JSU Newswire
Jacksonville, Alabama

Proration Cutbacks Find JSUPD
in the Line of Fire

By Gracie Catchings
News Editor
The Chanticleer
Reprinted from The Chanticleer

JACKSONVILLE -- March 1, 2001 -- Student safety and campus security are already taking a fall from the proration punch. With no money for training, travel and vehicle and equipment maintenance, the Jacksonville State University Police Department may turn to students to collect more money.

"It's already just getting down to the wire," said JSUPD Chief Nelson Coleman. "Basically, we have just enough money to buy small office supplies and gasoline for the vehicles. Anything else we need we have to go and kind of beg for."

JSUPD has no overtime money left for officers who work events such as sports games and concerts, Coleman said. In the past JSUPD hired Jacksonville Police Department officers to complement their force, and that money is gone as well.

In an effort to raise funds for the department, raising the fine for parking tickets and the price for decals was suggested, Coleman said. The fine for tickets would increase from $10 to $15, and the price for a decal would jump from $15 to $20.

"We're just thinking of reasonable ways to help raise money for the institution by bringing our fees to what other universities already charge," Coleman said.

JSUPD does not receive contributions from alumni and donors, Coleman said. Although JSUPD receives equipment through police-related grants, they receive nothing else above their budget from the University.

"Our department is just a little smaller than the Jacksonville City Police Department," Coleman said. "Their annual budget is two and a half times what our budget is. Our budget should be what their budget is."

There is also a shortage of student patrol officers who have to take over dispatcher duties, Coleman said. With no extra money in the budget, the dispatcher positions cannot be filled when someone resigns. Normally JSUPD has 10 patrol officers with two in the police academy. The remaining officers must work "seven days a week, around the clock," Coleman said. "We have the absolute bare minimum people to handle all the calls and duties that we do."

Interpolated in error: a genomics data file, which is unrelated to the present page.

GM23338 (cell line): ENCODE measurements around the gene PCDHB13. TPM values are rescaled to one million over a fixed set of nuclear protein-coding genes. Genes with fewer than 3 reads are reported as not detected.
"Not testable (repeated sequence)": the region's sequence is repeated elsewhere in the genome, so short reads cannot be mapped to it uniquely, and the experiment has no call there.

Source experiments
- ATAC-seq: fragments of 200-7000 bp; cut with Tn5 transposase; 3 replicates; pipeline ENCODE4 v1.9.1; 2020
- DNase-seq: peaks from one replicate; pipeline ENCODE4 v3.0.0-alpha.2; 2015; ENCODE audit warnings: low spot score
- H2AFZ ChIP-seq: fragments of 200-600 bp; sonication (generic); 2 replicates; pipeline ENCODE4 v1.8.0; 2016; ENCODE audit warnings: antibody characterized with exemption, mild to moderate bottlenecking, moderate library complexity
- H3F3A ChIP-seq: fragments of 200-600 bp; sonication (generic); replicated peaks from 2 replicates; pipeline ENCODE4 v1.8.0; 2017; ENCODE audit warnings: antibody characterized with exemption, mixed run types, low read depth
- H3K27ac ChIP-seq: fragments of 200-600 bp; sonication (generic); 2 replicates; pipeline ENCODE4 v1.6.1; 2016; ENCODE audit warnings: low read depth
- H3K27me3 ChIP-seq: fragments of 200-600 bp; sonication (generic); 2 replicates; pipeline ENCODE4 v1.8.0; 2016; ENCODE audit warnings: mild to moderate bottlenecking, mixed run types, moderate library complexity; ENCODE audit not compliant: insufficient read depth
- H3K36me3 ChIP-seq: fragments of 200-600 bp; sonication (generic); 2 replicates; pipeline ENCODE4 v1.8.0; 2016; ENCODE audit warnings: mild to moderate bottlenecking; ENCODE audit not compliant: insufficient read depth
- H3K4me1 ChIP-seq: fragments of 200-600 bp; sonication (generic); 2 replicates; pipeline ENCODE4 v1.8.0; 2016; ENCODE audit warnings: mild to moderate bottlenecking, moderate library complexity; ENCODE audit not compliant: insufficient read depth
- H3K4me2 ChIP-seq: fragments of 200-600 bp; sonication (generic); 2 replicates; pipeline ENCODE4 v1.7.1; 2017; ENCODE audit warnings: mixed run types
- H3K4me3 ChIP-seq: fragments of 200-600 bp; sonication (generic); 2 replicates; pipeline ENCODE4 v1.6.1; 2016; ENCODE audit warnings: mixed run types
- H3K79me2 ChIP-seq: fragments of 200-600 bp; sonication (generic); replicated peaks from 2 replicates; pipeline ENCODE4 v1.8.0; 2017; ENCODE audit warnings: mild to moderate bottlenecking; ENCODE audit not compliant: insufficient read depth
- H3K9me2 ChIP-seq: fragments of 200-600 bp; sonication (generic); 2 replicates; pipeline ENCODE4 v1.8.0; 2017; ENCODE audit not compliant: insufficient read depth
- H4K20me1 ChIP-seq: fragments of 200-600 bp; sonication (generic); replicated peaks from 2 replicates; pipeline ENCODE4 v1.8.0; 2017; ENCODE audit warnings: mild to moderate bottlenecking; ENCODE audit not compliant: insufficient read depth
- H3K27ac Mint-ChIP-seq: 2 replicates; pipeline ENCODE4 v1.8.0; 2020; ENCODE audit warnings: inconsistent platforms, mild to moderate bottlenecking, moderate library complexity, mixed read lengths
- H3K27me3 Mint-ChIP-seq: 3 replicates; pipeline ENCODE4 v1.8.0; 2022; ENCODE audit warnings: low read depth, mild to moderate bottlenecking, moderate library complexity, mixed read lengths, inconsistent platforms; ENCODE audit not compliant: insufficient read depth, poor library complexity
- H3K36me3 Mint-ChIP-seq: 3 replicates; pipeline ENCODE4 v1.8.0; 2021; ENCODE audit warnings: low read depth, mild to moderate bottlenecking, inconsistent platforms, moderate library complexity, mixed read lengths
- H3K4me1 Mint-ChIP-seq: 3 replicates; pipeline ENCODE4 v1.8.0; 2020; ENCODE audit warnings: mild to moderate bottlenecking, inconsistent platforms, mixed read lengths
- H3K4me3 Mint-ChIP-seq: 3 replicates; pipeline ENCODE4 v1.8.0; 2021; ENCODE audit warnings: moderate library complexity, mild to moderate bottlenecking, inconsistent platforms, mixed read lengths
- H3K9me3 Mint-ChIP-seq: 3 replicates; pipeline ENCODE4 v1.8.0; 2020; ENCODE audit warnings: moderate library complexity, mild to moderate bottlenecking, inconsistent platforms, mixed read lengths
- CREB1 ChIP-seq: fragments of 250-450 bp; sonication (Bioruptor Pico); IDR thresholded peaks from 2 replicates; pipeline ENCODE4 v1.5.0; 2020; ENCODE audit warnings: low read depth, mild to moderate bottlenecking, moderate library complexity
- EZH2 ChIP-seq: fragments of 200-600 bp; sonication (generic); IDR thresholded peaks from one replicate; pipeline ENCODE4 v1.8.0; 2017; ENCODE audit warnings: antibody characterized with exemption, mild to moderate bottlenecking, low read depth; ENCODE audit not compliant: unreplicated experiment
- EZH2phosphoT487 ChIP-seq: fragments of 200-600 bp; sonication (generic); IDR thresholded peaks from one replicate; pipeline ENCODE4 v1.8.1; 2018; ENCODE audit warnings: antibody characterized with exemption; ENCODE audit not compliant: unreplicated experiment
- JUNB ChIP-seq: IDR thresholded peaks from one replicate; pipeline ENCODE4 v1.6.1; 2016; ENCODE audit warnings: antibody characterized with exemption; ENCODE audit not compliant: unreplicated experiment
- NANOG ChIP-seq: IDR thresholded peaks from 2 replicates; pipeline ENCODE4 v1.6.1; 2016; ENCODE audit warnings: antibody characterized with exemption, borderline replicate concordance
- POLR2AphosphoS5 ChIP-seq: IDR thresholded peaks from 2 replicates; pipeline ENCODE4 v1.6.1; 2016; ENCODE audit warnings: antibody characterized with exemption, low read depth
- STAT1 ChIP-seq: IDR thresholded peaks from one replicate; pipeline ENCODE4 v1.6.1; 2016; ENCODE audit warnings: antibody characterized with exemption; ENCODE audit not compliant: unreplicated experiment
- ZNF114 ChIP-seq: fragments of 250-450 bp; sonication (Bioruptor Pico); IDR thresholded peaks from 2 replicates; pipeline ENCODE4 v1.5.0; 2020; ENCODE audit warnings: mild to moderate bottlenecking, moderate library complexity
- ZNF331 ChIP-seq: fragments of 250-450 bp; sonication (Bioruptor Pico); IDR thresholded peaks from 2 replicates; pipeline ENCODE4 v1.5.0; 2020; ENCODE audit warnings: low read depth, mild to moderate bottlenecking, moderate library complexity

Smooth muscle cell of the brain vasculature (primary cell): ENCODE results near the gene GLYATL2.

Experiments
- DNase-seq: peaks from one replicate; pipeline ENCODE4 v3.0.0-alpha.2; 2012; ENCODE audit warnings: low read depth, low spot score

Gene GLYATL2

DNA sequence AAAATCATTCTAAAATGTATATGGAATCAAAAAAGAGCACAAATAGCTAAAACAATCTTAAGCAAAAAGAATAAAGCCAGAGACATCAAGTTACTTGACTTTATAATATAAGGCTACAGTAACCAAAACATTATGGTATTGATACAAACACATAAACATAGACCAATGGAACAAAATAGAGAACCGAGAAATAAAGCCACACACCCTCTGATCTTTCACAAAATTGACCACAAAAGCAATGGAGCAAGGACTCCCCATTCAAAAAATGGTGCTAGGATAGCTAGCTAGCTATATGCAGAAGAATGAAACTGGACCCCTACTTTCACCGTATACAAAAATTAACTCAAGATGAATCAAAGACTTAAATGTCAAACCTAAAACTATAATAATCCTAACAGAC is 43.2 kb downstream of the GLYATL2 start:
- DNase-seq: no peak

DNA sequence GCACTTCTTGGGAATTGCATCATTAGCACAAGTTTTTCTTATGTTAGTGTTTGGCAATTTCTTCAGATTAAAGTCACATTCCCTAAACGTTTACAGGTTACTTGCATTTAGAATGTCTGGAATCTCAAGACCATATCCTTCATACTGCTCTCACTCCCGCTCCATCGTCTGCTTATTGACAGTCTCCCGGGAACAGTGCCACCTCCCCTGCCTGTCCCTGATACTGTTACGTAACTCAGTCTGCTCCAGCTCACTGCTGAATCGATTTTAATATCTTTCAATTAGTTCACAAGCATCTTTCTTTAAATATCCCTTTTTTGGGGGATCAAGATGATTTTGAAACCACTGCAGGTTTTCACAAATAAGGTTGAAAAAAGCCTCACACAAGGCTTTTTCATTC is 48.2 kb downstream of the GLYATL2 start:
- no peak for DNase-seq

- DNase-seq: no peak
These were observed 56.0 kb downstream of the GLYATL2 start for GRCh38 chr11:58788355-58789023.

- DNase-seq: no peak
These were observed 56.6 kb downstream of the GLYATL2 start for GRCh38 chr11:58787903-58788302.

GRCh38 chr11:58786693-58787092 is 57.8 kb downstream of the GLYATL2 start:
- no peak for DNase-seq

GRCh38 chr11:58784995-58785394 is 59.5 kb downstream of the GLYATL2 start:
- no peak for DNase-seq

The shortage of personnel has caused some delay in answering calls, Coleman said. With events going on around campus such as the Calhoun County Basketball Tournament, there are not as many officers available to quickly respond to calls such as unlocking a student's car.

If the University continues to lose money, Coleman said, JSUPD personnel and services will be jeopardized.

"If an officer resigns," Coleman said, "there's no way to replace that officer. If we lose more people or have to cut people, we would have to start cutting services.

"If everybody else is like we are, we've already given up all the money we can with the first hit."

According to Coleman, JSUPD cannot make it to the end of the year on their remaining funds. There is less gas money than would normally be available at this time, and the aging patrol cars are getting harder to maintain. If another hit from proration strikes, Coleman said there would be no alternative but to lay off personnel.

"I don't know any other way to operate without adequate funds," Coleman said. "Proration is very devastating. Of all the years we've had proration, we've never caught up from those years, so our budget is way below what it should be."


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